The following day was a rare day off, but one which highlighted the value of having a guide. With no local host to show us around, we wandered aimlessly around the city of Valletta – an old fortress and the southernmost capital of Europe – admiring its beauty, its ancient ruins, its harbour perched on a sea bluer than blue, and its quaint old streets, with no particular place to go. Fortunately, for an amateur photographer, wandering like this allows ample time for experimenting with a camera, stopping at every opportunity to get a good shot.
For lunch we reluctantly skipped the traditional Maltese rabbit stew, which seemed to cost a small fortune in this tourist trap, and settled on a relatively modest pizza and beer. Hoping the hostess might be able to teach us a thing or two about the language and culture of Malta, we began by checking the pronunciation of ‘thank you’ in Maltese – ‘grazzi’ instead of the Italian ‘grazie’ – but were quickly informed that she was in fact Italian and didn’t know a great deal about Malta. We slurped down our drinks, including a vibrant cocktail consisting of Malta’s bright red Bajtra liqueur and sparkling white wine, and ambled down a cobbled street towards the Grand Harbour.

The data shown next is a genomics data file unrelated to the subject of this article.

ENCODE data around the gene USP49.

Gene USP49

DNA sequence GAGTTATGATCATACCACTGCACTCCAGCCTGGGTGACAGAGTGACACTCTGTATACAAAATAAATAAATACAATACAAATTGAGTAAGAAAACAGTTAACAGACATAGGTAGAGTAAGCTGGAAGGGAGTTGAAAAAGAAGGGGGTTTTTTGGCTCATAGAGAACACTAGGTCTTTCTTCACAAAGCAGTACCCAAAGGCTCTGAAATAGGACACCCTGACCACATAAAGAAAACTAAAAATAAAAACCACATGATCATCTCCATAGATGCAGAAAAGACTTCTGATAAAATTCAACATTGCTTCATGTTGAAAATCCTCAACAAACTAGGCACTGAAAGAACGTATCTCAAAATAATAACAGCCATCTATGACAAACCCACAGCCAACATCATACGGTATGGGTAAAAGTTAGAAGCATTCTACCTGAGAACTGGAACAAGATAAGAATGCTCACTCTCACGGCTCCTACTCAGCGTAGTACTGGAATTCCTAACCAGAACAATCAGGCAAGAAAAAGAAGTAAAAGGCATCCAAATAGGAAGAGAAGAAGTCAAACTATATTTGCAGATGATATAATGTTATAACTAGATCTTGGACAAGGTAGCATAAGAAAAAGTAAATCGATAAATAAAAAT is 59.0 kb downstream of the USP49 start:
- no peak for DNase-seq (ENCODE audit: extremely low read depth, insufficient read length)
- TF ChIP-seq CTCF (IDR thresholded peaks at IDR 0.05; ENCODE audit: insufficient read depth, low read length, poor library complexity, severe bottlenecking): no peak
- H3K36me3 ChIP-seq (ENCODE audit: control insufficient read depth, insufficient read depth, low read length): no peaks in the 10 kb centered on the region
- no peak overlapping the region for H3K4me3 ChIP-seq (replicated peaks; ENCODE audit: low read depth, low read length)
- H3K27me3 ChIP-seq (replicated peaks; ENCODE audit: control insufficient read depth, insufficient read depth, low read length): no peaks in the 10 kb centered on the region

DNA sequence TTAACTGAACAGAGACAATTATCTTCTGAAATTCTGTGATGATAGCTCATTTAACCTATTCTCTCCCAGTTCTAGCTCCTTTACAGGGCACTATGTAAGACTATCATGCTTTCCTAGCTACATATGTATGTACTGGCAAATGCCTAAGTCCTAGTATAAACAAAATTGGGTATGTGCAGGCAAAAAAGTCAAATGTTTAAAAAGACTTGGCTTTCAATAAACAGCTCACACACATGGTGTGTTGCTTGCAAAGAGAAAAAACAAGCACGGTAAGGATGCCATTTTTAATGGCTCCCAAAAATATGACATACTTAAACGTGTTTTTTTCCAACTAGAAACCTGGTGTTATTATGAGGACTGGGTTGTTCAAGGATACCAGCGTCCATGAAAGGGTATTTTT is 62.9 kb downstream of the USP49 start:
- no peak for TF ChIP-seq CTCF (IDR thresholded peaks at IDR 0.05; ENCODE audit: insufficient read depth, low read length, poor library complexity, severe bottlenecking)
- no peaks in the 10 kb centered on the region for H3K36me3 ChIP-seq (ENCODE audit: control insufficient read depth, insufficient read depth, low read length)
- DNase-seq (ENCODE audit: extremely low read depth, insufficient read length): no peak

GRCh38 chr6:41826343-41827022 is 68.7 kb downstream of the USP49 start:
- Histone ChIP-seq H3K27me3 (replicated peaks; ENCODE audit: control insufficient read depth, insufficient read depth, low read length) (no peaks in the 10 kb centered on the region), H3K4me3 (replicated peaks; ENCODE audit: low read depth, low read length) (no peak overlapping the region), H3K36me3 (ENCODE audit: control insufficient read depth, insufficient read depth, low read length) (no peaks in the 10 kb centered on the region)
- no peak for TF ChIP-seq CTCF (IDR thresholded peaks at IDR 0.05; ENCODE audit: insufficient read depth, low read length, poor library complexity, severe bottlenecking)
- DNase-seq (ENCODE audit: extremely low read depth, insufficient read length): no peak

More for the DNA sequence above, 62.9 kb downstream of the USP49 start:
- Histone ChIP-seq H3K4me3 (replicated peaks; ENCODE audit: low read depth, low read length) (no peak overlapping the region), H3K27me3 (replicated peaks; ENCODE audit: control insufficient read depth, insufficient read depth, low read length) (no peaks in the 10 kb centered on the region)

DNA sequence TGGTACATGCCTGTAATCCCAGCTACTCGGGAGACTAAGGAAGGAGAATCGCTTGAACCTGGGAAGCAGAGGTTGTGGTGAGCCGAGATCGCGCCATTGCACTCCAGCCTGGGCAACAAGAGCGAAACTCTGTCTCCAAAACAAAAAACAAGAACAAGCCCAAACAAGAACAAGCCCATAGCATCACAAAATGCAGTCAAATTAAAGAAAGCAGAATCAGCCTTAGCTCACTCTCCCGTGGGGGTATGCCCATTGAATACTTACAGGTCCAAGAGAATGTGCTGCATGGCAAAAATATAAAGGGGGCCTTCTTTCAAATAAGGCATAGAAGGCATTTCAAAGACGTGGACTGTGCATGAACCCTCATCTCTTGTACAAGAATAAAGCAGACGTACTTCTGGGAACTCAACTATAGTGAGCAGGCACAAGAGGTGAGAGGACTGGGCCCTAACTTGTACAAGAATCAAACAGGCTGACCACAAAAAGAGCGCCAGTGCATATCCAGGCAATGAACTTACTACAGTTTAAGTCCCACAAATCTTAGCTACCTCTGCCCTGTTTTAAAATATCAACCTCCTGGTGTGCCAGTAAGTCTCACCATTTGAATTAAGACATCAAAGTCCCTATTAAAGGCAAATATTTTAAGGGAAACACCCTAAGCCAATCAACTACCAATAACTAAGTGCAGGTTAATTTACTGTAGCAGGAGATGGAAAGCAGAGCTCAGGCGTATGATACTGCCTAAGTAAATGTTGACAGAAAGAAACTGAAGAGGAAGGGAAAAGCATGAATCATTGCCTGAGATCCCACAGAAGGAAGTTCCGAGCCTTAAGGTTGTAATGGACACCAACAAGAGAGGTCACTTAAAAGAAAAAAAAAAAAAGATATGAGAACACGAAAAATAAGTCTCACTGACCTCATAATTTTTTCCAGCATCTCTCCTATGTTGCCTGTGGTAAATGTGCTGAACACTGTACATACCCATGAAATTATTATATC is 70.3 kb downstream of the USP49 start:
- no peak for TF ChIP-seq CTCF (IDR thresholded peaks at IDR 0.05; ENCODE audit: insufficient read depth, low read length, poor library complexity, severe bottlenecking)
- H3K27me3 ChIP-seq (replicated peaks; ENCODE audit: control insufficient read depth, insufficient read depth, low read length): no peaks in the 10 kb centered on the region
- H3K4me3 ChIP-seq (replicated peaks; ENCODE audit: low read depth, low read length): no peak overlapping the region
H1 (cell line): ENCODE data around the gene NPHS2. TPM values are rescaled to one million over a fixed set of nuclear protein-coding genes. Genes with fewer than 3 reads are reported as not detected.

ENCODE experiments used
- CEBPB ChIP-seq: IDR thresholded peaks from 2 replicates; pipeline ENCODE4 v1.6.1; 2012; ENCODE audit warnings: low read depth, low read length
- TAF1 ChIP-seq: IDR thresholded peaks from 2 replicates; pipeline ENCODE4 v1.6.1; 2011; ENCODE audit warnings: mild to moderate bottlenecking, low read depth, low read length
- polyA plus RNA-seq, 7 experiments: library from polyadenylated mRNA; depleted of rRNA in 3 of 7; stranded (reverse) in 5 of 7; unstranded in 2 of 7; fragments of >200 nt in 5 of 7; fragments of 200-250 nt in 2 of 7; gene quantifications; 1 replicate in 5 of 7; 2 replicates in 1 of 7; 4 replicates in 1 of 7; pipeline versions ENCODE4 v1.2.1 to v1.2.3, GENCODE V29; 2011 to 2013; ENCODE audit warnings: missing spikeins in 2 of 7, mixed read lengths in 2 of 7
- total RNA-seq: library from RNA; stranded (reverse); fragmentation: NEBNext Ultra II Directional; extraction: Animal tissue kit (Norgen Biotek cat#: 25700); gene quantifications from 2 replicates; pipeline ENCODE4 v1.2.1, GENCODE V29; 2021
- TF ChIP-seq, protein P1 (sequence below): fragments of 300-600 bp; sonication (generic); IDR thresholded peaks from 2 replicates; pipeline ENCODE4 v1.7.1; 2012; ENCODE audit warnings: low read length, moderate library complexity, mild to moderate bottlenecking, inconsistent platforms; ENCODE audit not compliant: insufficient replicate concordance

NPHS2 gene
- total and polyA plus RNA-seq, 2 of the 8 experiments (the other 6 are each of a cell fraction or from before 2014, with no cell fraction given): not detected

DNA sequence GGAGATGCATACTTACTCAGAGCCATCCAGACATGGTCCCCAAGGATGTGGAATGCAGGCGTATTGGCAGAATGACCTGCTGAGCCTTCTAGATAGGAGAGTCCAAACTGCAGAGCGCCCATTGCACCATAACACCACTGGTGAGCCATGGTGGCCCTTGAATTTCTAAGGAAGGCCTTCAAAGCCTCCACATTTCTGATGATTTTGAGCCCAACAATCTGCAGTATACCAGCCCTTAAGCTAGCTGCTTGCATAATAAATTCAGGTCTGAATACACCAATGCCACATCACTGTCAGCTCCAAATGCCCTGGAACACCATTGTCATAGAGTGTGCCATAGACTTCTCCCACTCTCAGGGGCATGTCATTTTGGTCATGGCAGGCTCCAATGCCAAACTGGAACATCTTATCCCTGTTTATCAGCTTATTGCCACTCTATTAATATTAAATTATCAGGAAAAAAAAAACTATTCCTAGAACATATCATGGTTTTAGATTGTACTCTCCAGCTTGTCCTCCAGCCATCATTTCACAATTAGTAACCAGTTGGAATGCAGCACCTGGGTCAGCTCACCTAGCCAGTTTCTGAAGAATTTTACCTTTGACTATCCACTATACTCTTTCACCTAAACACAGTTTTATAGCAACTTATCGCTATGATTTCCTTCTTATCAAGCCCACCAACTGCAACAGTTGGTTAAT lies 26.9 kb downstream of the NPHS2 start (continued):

Towards the end of the afternoon we returned to the main street in the old town, just beyond the city walls, where there appeared to be a huge political demonstration in full swing. People with placards filled the streets, all moving towards a large stage that had seemingly appeared from nowhere in the few hours since we’d started exploring. So here were the Maltese people, evidently not happy with the current state of their government, following news stories about money laundering and the murder of an investigative journalist. The mass of meandering tourists – which we had become a part of – suddenly seemed so senseless, so incongruous with this unstable political landscape. Travelling is always a learning experience, and sometimes what you learn is that being a tourist isn’t necessarily helpful. As performers we follow the gigs, and with gigging comes so much more than just a performance. Long may the learning continue.
We had a week in a very faded hotel overlooking Grand Harbour and I could’ve happily stared out of the window all day long. Such a theatrical setting. I like your point about the mismatch between the tourist and the resident – it’s always interesting to see the two layers of tourism and normal life slide over each other, rarely combining. Sydney has a huge Maltese population, oddly enough, so I sometimes watch Maltese News on the telly… Odd.
LikeLiked by 1 person
How odd indeed – perhaps there are more Maltese people in Sydney than in Malta!
Really beautiful place, but not without its issues (perhaps ‘too many tourists’ being one of them!).
LikeLiked by 1 person